HS2’s Thame Valley Viaduct reaches halfway point

Aerial view of the Thame Valley Viaduct - image: HS2

Construction of HS2’s Thame Valley Viaduct has now passed the halfway point.

The latest update shows 44 out of 72 customised pre-cast beams are now in position, 66 of the 70 piers have been installed and work is well under way on the deck that will support the railway.

The viaduct near Aylesbury is one of the longest on the high-speed rail project and HS2 says it is a UK-first in terms of the amount of the structure which is being manufactured off-site.

Instead of using a more traditional approach, with multiple narrower beams for each span, the design team opted for a simple structural solution with just two larger hollow 20 or 25m u-shaped beams per span.

These, alongside deck slabs, parapets and all but two of the piers, are being manufactured almost 85 miles away, at a factory on the Isle of Grain, in Kent.

The simple design, inspired by viaducts on the Spanish high speed rail network, allows the beams to be secured end-to-end without concrete being poured on site. 

It also reduces the amount of carbon-intensive concrete and steel in the structure – cutting its carbon footprint by around a third.

Crossing the flood plain of the River Thame, the 880m long viaduct will carry HS2 services between London and Birmingham.

Set low into the landscape with a purposefully simple and consistent profile, the underside of the viaduct will be just 3m above the ground, with 36 even spans crossing the river and surrounding flood plain.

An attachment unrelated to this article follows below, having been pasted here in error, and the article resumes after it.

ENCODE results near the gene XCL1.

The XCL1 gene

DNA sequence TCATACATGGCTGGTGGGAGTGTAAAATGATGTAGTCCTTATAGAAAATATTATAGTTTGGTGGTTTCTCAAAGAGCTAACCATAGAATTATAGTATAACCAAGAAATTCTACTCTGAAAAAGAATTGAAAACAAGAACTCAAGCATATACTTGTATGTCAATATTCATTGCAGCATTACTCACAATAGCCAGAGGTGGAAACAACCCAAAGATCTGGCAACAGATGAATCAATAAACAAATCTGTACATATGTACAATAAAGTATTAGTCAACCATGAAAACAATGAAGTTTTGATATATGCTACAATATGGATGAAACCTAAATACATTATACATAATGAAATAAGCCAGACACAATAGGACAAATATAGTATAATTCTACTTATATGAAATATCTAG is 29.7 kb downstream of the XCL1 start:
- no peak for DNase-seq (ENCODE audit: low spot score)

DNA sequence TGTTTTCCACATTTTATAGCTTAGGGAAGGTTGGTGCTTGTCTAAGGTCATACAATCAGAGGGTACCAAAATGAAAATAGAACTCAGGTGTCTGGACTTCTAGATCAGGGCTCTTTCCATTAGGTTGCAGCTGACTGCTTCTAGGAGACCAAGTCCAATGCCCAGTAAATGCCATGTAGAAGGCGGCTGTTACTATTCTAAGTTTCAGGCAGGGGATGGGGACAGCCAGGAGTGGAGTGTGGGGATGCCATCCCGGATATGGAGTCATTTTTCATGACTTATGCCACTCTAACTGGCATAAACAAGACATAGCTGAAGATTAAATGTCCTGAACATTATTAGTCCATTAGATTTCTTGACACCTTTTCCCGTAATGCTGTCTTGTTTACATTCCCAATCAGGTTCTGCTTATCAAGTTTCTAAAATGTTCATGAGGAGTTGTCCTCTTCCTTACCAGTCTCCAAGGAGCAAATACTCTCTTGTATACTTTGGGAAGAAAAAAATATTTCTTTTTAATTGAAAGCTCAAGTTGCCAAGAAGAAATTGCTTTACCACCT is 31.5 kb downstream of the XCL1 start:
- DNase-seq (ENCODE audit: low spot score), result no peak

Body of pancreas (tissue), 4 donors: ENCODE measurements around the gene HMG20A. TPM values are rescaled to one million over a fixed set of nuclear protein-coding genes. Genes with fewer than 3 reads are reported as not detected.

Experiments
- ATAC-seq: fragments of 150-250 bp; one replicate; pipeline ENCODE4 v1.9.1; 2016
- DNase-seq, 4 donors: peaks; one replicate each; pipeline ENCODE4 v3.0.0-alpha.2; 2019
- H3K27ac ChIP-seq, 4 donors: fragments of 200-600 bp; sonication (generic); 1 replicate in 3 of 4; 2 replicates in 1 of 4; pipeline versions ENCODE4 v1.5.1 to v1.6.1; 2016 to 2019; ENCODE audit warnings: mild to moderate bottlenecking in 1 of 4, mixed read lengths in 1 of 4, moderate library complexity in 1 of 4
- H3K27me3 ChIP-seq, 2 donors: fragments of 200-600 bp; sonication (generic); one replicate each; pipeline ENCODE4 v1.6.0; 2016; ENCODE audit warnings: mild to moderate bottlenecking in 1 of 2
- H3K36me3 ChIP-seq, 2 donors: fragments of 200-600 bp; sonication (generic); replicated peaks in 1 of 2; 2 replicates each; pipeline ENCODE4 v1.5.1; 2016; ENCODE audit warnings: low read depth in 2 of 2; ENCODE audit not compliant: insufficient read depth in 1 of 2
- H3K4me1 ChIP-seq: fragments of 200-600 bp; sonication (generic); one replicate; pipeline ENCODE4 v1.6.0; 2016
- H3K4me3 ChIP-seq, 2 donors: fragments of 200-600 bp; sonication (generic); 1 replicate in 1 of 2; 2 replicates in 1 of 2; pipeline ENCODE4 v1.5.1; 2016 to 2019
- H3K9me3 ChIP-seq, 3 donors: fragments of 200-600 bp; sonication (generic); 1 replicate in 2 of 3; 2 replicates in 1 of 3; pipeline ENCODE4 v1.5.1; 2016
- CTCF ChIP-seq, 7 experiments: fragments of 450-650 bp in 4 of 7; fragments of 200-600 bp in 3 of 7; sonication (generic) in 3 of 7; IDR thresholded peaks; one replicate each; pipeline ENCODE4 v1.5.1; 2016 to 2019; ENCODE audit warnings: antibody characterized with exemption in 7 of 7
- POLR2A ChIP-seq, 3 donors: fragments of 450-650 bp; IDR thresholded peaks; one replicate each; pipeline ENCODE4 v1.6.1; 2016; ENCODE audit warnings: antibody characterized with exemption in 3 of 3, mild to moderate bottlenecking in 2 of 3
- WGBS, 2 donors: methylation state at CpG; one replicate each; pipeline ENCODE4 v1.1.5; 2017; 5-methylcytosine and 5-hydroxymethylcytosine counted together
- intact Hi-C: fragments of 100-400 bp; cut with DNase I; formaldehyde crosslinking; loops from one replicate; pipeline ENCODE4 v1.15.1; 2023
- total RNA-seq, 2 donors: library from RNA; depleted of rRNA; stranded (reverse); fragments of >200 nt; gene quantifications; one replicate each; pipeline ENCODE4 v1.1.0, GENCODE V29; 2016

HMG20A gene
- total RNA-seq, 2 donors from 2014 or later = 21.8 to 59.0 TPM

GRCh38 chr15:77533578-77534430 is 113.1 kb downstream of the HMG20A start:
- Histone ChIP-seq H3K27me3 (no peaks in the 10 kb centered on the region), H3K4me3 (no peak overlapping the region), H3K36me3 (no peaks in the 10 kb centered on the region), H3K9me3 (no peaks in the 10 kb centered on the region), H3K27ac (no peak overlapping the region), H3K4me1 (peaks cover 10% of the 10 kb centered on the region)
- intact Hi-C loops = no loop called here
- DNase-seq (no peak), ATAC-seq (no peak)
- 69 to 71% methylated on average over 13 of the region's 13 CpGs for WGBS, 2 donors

Ben Sebastian-Green, HS2 senior project manager said: “Thame Valley is one of the longest – and from an engineering perspective, one of the most interesting - structures on the project and it’s been great to see so much progress over the last six months.  

“The post-tensioned double-beam approach used here has enabled more of the viaduct to be manufactured off-site - dramatically improving efficiency, safety and quality while delivering outstanding performance and durability.”

The viaduct was designed by HS2 main works contractor, EKFB - a team made up of Eiffage, Kier, Ferrovial Construction and BAM Nuttall - working with specialist on-site construction partner, FC Civils Solutions.

Following the success of the design, a similar approach is now also being used for the nearby Edgcote Viaduct in Northamptonshire.


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